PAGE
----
Joe Budden Gets Emotional Discussing Depression, Says Most Of Our Favorite Rappers Suffer From Mental Illness

Joe is encouraging these hip hop artists to seek help.

Anyone who has suffered from depression, anxiety or any other mental illness can tell you its not an easy topic to discuss with loved ones. This is even more true in the hip hop community, where image is everything and vulnerability is seen as weakness. Thankfully, artists like Kendrick Lamar, Kid Cudi and of course Joe Budden are doing the work to show that this is a topic we can, and should, address as a community.

During a recent appearance on the The Breakfast Club, Styles P broke down while revealing the details of his daughter’s suicide in 2015. After playing a clip from the interview on his web series Everyday Struggle, Joe was brought to tears while being reminded of his own experience with depression.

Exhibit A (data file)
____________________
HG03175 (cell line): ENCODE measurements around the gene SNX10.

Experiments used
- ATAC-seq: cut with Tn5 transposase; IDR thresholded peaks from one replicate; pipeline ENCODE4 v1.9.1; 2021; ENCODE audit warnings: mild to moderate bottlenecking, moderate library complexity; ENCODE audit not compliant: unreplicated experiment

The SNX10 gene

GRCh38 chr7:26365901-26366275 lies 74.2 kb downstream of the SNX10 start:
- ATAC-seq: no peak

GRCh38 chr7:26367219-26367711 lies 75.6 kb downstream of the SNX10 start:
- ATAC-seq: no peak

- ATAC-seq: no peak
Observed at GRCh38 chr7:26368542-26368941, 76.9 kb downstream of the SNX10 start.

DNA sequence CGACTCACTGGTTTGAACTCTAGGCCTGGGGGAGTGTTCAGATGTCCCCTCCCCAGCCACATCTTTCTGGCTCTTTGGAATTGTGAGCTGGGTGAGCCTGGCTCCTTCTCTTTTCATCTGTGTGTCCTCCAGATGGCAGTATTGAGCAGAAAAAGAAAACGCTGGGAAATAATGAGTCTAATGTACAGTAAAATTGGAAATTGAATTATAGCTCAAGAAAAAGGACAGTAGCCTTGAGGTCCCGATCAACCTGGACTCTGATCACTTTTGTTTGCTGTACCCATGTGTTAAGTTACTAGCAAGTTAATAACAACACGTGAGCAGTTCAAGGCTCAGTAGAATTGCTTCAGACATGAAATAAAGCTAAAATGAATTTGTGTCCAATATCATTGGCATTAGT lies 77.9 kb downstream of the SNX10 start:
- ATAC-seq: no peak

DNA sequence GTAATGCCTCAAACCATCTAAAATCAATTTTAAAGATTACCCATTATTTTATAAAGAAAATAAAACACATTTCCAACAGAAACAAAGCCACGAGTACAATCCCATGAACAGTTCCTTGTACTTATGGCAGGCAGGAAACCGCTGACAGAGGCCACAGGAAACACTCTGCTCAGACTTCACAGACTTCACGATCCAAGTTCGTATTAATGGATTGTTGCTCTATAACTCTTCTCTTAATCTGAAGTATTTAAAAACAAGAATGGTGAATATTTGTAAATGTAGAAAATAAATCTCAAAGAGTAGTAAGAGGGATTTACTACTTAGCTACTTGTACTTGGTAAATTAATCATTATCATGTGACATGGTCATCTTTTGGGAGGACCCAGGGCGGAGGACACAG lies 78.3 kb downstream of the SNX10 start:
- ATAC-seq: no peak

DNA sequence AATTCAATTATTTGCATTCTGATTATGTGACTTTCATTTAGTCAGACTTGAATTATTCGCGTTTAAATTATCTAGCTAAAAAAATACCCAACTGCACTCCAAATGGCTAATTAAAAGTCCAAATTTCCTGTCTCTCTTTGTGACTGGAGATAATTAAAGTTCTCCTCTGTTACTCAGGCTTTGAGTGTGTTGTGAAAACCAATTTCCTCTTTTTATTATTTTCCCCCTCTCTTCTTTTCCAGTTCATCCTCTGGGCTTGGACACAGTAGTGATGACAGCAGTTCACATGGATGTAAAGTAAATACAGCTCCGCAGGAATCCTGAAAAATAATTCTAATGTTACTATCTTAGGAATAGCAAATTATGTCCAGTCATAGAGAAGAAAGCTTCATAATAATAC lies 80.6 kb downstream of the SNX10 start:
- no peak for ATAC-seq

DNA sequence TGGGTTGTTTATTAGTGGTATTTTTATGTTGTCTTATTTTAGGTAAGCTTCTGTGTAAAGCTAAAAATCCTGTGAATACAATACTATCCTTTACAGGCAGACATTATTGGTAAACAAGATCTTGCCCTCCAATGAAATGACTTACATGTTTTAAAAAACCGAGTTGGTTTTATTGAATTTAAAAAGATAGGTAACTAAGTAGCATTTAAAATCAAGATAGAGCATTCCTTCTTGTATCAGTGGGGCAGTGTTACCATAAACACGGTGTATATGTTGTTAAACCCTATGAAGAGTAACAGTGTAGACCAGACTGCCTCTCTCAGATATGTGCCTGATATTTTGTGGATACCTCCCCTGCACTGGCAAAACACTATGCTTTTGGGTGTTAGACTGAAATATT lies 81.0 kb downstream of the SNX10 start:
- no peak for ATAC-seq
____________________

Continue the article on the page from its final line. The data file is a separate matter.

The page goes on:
“[That clip] was difficult,” Joe says tearfully. “I’m gonna always react this way to that. As someone who has experience with that, as someone who has been suicidal, as someone who has battled depression…you never see the signs. I would love to see more people speak out on mental health issues the way that Styles is. I would like to see hip hop address it more. We’re so powerful as a culture.”

Both Joe and host Akademiks agree that it’s healthy for the public to see “tough” rappers letting their guard down so that the stigma of mental illness can be erased and an honest conversation can be had. But deeper than that, Joe knows firsthand that many signs are in the music itself. “Most of these n–s are telling us how sick they are and what they’re going through, so I try to listen to for it. I can’t just jam. Chris Brown, you’re talented but let’s get some help. All of these people…Cudi, B.o.B who we’re about to talk about, Kanye…you wanna talk about all artists that need help with mental health, that’s a long f–king show.”

Joe also adds that being a celebrity most times intensifies the symptoms of depression, “Fame puts a microscope on sh-t. So if you’re sick when you get it, you’ll probably be a lot sicker after it comes.”

Catch the full interview below:

Embedded from